Twister is a fun game. The dial spins. Left hand on red dot. Another spin. Left foot on blue. Then right on yellow.
It continues until the family contorts into a modern sculpture anchored on a blanket of colored circles. Then gravity bests even those with the mightiest of yoga skills. The group collapses and laughter erupts. The game resets with everyone on their feet.
We continue to play until our bodies, not our brains give out. The combinations stimulate curiosity and unleash our inner Cirque-de-Soliel. The same can be said of adding fruit to savory dishes.
Across the globe, cultures have made this love connection. So says NPR. Raisins and prunes find their way to mincemeat pies in the U.K.. Germans lace sauerkraut with apples. Italians prop up prosciutto with cantaloupe. Southeast Asia favors tropical fruits. And the Middle East delights in stone fruit and figs. Chickpea tagine with chicken and apricots anyone?
What’s best is what’s fresh.
Skilled chefs play with this tradition. They move hands and feet to new dots without instruction from the spinner.
Take for example the substitution of just ripe pear for melon in a prosciutto appetizer. A drizzle of balsamic and healthy portion of burrata. Brilliant.
Tyson Cole takes the concept of fruit matching to new heights. Fruit nearly intersects every dish at his Uchiko restaurant. That’s quite a mind-bender considering this is a sushi mecca. Watermelon and big eye tuna? Of course. Visually they are kissing cousins. Masterfully cut blocks of intense pink become augmented with cilantro paste and serrano oil. Your mouth never misses the rice.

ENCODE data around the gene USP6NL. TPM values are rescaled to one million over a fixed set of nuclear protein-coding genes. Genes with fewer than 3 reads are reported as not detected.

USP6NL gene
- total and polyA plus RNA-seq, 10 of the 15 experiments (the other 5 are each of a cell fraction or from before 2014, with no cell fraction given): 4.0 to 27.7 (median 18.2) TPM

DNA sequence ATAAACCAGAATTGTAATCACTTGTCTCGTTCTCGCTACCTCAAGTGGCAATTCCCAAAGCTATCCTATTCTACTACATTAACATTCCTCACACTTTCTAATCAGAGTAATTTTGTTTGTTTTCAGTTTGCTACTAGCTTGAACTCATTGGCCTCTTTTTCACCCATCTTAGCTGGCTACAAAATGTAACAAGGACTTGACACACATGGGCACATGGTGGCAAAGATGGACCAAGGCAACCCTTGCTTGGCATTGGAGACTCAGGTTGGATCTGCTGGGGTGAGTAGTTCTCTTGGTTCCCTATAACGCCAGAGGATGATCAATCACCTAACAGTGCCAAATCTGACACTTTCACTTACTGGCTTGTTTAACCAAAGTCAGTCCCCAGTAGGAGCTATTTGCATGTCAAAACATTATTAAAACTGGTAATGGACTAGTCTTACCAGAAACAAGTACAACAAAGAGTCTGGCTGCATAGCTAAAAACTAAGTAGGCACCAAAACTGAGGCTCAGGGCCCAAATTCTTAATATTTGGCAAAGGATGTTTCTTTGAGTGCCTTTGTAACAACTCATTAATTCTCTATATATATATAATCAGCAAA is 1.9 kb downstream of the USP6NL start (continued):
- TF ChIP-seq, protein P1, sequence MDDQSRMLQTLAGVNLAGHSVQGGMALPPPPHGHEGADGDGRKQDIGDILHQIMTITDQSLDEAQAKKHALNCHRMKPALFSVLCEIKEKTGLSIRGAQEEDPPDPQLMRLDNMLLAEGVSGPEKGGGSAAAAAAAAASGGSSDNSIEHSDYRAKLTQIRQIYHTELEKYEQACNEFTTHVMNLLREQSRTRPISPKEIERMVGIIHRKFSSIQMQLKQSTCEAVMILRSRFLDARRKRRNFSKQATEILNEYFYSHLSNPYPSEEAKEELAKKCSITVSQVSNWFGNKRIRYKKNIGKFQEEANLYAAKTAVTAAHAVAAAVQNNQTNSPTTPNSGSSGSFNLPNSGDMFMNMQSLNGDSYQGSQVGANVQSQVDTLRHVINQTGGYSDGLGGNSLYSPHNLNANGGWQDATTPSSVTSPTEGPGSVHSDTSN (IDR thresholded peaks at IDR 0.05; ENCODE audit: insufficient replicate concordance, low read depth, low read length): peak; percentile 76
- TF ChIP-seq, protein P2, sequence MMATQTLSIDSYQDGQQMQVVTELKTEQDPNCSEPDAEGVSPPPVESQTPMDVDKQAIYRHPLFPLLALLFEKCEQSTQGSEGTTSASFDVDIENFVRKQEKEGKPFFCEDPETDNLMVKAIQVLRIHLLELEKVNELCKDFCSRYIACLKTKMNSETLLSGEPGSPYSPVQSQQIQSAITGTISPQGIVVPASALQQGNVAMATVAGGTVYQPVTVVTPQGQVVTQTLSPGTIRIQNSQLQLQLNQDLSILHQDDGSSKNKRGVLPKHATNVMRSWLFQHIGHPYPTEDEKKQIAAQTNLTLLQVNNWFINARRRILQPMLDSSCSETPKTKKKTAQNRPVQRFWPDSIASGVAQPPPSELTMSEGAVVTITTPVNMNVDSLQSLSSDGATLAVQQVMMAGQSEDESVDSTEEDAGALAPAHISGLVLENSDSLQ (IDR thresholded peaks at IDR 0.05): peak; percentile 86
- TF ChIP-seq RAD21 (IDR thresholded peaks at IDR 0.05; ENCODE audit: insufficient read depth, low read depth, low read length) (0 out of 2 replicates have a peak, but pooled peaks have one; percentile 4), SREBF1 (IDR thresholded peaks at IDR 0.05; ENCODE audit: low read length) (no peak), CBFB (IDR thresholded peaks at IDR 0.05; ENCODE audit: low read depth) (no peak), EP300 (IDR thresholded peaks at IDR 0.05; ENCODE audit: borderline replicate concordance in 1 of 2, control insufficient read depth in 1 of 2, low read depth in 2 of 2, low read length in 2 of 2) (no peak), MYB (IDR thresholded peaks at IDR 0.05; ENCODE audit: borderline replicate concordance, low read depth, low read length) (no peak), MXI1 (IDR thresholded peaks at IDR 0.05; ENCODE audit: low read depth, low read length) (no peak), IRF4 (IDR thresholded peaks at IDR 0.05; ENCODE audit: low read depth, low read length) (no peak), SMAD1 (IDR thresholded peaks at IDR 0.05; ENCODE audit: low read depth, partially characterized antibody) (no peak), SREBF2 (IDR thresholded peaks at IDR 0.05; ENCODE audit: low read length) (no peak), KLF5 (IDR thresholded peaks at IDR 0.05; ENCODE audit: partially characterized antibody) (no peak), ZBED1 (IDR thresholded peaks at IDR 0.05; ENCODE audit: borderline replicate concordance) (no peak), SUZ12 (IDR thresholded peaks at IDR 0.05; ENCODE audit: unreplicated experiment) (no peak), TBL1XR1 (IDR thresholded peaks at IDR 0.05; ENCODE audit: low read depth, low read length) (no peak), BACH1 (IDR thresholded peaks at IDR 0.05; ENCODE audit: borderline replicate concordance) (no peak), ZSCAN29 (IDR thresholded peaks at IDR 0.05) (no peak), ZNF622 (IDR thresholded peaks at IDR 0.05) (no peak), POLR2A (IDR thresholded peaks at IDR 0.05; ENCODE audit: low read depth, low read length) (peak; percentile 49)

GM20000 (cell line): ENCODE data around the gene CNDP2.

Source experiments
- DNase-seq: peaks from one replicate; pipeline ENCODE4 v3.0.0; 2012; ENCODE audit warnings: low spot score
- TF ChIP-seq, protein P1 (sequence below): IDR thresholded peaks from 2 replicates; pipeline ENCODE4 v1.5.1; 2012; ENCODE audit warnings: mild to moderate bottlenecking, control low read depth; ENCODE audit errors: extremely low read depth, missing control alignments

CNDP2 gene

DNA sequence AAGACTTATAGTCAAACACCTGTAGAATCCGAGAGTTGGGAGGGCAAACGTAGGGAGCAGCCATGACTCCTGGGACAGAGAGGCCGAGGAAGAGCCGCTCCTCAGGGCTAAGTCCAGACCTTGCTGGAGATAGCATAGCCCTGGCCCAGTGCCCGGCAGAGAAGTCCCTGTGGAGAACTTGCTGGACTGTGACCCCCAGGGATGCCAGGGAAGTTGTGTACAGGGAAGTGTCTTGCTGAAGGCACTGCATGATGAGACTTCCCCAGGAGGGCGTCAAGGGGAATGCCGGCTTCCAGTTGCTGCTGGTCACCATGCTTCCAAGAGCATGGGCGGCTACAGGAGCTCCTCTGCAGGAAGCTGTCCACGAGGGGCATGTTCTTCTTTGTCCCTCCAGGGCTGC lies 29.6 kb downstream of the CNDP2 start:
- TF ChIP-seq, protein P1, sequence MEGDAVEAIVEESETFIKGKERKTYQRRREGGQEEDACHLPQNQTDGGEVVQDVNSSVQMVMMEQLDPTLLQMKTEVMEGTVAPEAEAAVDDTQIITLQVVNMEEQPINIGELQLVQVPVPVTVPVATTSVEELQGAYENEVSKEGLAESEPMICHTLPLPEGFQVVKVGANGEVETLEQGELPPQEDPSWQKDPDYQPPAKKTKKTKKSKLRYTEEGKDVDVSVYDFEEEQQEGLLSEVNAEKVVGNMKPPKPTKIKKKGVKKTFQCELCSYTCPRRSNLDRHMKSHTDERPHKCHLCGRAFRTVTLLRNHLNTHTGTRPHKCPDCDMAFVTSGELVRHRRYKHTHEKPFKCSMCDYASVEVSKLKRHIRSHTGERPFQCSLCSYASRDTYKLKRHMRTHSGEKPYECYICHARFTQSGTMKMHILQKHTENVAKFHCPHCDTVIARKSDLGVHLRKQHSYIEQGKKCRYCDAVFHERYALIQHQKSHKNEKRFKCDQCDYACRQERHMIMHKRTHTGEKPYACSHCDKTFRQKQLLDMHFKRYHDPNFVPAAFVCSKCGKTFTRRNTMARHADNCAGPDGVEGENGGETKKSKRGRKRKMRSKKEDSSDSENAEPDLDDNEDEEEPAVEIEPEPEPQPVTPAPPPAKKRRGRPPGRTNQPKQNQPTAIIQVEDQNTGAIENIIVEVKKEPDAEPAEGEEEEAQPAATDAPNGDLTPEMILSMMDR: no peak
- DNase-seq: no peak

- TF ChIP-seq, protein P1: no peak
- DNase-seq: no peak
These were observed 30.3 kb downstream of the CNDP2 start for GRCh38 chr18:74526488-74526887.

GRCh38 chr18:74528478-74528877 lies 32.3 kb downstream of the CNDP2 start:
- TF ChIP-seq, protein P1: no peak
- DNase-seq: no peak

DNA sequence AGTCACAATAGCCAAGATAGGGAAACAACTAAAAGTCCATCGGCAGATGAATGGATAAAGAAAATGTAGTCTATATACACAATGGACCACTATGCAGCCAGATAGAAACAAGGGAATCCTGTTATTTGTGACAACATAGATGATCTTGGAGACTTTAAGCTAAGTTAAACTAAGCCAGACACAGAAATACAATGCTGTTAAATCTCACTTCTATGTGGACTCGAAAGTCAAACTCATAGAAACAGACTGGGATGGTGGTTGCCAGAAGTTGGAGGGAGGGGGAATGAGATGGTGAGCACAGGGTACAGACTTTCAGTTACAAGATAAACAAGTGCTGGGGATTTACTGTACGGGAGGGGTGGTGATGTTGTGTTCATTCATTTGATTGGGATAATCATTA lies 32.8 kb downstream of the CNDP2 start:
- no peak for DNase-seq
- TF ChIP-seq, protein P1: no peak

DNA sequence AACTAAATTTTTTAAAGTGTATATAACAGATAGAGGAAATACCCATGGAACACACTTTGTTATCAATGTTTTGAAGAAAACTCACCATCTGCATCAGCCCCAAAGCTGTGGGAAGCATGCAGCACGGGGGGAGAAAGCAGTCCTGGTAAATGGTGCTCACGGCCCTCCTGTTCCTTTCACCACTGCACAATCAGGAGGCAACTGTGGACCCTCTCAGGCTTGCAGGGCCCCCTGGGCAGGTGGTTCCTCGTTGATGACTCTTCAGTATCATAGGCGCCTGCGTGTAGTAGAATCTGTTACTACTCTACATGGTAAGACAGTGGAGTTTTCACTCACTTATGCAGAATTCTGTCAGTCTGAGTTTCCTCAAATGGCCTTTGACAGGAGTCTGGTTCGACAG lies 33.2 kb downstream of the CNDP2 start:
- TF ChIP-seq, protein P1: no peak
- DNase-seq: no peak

Cole takes a shot at synthesizing dinosaur kale with salmon and blueberries. Ask for Yokai Berry when ordering. It’s a sumo wrestle of sweet, bitter and umami.
Ina Garten instructs us to toss watermelon, arugula and feta for an unforgettable salad.
Mario Batali mixes things up with shredded duck and fig on pizza at Otto in New York.
The Italian kitchen known as Gusto, trips the lights fantastic with a frisee salad laced with candied pecans and sliced strawberries. An intense red circle of arrowheads are laid in ceremony around a pile of frothed greens. The effect is like dating a girl with red, curly hair and a Porsche.
Hang on. There’s going to be some g-forces whether you get into the car or not.
So don’t pass up a recipe if there’s a fruit in it you don’t like. Find another that pleases the palate. Experiment. Columbus did not find the New World sitting at home.
More importantly take a critical eye to that mundane meal. Need of a little gun powder to wake the senses? Slip in a little natural sweet and stand back.
Want more inspiration? Ask the Google to take you for a ride. Check our this article from Parade.com for starters.
It’s okay to be twisted. To be silly. It’s path to joy. Milten Bradley figured that out in 1966. What are you waiting for?